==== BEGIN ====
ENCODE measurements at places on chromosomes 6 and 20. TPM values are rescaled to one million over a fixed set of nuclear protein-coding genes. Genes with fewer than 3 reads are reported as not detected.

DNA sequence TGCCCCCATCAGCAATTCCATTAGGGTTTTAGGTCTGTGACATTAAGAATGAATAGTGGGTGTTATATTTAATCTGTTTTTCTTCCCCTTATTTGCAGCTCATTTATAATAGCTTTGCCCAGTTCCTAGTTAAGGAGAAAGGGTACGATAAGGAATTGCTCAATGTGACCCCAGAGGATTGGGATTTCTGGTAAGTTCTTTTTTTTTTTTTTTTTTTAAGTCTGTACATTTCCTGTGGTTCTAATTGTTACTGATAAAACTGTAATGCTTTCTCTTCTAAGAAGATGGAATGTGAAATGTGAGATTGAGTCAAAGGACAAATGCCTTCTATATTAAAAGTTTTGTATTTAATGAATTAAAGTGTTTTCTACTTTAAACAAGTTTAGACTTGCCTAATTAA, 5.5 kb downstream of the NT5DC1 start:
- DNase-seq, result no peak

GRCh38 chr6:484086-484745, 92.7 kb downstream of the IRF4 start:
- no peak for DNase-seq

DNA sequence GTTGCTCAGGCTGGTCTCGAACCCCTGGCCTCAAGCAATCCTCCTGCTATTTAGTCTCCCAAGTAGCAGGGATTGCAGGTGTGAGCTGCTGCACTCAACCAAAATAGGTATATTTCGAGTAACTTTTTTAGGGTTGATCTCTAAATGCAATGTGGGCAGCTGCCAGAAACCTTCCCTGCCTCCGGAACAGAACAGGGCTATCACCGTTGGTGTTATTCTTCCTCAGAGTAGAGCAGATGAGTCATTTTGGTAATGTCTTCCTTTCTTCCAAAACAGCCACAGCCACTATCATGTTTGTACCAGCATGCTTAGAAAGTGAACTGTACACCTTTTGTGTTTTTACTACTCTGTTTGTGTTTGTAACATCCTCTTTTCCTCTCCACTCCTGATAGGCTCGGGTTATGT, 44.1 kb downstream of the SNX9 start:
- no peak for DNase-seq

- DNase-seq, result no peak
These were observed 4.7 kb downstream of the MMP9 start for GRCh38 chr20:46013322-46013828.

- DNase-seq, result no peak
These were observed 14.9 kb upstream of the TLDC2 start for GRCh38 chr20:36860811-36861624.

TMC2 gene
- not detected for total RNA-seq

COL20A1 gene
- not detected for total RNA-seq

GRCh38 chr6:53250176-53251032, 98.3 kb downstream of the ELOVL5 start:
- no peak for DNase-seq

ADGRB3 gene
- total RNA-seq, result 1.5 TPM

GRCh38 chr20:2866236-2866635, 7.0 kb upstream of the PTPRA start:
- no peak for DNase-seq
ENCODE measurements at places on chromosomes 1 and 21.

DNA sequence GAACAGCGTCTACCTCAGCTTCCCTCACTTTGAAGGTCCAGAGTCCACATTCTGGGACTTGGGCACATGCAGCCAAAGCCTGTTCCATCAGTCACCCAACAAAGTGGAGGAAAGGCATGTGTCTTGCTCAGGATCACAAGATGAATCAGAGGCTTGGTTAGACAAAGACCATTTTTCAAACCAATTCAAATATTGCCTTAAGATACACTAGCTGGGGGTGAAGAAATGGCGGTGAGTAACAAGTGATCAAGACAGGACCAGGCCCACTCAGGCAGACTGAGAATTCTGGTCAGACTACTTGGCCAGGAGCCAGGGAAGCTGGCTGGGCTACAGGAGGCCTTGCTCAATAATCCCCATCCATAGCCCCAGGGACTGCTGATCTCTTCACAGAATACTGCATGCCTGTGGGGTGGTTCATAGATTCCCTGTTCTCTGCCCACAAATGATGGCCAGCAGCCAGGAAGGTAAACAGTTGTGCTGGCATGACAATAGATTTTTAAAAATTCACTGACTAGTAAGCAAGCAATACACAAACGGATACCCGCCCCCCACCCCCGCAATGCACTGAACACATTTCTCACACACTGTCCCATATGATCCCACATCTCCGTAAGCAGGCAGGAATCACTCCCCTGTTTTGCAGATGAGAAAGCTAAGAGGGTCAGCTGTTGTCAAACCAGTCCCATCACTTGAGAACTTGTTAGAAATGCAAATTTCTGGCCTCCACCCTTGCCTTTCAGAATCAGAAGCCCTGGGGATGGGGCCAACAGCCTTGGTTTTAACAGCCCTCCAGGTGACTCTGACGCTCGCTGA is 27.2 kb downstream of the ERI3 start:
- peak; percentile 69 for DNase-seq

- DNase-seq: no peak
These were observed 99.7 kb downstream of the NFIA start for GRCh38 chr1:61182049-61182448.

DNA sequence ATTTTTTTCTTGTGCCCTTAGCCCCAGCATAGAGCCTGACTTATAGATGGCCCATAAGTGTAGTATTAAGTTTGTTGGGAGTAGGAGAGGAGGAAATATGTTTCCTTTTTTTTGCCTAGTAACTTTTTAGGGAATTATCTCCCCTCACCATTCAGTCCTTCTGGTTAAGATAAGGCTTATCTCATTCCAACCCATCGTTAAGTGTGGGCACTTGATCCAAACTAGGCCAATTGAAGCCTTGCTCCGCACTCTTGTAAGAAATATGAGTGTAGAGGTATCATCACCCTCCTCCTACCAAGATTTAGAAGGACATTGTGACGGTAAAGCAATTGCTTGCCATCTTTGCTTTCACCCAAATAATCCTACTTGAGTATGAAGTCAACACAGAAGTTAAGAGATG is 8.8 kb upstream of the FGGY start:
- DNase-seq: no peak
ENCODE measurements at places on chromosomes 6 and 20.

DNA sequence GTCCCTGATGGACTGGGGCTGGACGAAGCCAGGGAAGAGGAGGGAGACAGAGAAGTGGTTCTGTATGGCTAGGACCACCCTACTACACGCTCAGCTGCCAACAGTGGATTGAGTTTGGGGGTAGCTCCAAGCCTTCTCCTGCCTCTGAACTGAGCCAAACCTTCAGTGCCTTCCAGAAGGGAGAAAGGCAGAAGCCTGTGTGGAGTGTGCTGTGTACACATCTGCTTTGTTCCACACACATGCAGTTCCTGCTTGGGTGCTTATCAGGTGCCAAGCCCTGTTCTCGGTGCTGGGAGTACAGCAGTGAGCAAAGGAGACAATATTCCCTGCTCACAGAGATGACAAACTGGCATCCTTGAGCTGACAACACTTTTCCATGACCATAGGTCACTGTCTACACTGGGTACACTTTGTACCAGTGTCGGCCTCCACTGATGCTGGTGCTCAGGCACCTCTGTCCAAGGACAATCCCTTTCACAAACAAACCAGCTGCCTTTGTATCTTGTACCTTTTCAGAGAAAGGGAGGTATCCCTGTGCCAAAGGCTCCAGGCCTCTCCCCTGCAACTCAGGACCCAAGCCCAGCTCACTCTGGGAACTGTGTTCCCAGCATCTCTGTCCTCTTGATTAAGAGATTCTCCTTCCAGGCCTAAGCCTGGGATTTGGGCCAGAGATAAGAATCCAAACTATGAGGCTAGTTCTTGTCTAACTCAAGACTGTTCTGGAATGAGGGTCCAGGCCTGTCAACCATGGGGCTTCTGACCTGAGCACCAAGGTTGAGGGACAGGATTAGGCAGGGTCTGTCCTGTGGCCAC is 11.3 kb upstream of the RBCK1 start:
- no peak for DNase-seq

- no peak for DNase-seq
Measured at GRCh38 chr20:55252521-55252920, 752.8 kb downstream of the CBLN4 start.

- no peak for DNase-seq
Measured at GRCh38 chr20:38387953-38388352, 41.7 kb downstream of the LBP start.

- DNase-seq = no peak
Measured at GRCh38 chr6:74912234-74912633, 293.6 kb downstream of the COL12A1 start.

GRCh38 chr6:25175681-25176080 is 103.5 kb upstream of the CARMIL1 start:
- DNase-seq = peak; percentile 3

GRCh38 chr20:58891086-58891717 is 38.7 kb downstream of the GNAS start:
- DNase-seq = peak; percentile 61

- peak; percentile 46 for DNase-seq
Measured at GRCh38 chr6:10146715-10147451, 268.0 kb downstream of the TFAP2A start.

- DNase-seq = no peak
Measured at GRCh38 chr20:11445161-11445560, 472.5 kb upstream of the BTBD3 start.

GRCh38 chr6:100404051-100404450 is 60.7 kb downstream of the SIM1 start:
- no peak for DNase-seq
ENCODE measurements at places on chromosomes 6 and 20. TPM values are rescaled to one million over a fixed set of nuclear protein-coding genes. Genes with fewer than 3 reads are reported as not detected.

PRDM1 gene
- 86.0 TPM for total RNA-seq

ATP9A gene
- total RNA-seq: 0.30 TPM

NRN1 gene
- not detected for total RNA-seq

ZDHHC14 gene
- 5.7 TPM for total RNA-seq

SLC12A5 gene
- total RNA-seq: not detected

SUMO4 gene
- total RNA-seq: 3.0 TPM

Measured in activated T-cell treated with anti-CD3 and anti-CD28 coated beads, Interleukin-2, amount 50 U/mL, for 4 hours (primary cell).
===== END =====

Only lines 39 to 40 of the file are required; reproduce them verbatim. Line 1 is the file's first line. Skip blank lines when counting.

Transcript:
- DNase-seq = peak; percentile 3

GRCh38 chr20:58891086-58891717 is 38.7 kb downstream of the GNAS start: